'As central banks hike interest rates, along with the US Federal Reserve, and with significant political uncertainty hanging over the region, issuers are keen to lock in long-term funding at still attractive rates. Single-exposure limits on banks are also forcing some GCC issuers to diversify funding sources,' S&P Global Ratings credit analyst Tommy Trask said in a report published on Wednesday.
S&P also sees an emerging trend in budget-constrained governments increasingly looking to their government-related entities (GREs) to tap capital markets for corporate and project bonds to complement record sovereign debt issuance.
Two recent examples are Abu Dhabi Crude Oil Pipeline LLC (ADCOP) issuing US$3bn of project bonds and Nogaholding issuing US$1bn of bonds. 'With government budget deficits remaining substantial, we expect this trend to continue into 2018,' S&P said.
It said the GCC corporate and infrastructure capital market activity is set to more than double from 2016 as rising oil prices in recent weeks offer a glimmer of hope for GCC corporates.
S&P said higher oil prices in recent weeks, boosted by rising global demand and expectations that OPEC and other producing countries will extend a deal to cut production, offers a glimmer of hope for GCC corporates that have endured tough operating conditions for the past three years.
It said bond and sukuk yields are up about 50 basis points year on year, partly in response to increasing political tensions in the region, but not to the extent that the higher borrowing costs have material ratings implications.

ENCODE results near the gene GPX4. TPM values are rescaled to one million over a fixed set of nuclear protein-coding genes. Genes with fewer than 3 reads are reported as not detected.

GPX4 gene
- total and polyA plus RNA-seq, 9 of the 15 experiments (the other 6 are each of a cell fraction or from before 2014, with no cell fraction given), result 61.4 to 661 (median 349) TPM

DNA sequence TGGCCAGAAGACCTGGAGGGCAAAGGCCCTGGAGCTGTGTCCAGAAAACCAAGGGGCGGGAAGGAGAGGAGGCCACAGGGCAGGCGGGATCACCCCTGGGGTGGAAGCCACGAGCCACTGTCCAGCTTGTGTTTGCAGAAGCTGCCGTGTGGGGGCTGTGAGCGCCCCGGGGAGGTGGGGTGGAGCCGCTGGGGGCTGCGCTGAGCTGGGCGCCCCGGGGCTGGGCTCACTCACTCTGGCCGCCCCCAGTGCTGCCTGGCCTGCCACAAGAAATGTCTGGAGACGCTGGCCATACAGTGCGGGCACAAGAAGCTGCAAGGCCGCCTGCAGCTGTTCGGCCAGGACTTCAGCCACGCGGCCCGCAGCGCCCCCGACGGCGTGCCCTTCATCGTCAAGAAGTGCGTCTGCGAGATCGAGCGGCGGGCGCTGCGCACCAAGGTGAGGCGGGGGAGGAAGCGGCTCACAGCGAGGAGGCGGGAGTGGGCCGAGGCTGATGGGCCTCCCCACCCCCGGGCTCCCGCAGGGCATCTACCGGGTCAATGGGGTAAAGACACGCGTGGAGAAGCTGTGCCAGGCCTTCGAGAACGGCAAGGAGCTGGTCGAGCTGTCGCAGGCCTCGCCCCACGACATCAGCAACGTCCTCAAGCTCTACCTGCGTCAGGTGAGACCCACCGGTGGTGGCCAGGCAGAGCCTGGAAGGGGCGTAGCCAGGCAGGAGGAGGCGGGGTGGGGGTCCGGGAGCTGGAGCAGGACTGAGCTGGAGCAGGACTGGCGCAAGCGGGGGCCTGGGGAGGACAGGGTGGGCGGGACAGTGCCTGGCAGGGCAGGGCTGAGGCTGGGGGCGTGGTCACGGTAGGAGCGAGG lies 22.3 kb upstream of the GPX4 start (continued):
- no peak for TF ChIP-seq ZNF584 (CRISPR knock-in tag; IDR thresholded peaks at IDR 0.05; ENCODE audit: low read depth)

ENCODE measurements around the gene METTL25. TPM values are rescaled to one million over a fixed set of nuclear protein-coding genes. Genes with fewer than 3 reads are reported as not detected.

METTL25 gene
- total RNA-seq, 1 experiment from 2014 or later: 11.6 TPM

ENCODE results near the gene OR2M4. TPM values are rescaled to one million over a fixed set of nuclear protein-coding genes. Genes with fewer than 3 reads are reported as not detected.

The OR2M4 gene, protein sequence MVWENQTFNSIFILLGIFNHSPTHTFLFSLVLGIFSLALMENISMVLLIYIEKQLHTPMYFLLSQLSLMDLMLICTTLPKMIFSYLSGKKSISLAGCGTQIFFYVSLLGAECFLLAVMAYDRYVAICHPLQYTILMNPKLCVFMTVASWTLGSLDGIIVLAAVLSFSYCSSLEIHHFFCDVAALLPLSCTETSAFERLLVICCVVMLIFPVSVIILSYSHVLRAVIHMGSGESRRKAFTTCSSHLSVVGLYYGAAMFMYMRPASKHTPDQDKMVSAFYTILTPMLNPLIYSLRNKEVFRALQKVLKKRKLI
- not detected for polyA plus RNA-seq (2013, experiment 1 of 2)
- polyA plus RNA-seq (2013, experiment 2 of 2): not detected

Sukuk yields have risen more than those for bonds, and corporate sukuk issuance volumes fell dramatically in the second half of 2017 versus the first half.
This follows the refusal by Dana Gas PJSC to honor its sukuk obligations on the basis of non-compliance with Sharia'a. 'It remains unclear what ramifications this will have for future corporate sukuk issuance and whether the market will write this off as an idiosyncratic event linked to a specific issuer or something with wider ramifications for the asset class,' the report said.
S&P sees political risk, energy subsidies, and tax reform across the GCC as some of key risks to the region's corporate ratings. 'The most unpredictable and significant risk factor is political risk, most notably the increasing tensions between Saudi Arabia and Iran playing out in Bahrain, Iraq, Lebanon, Qatar, Syria, and Yemen, charges of corruption against ministers and leading business figures in Saudi Arabia, and the ongoing trade embargo of Qatar,' Trask said.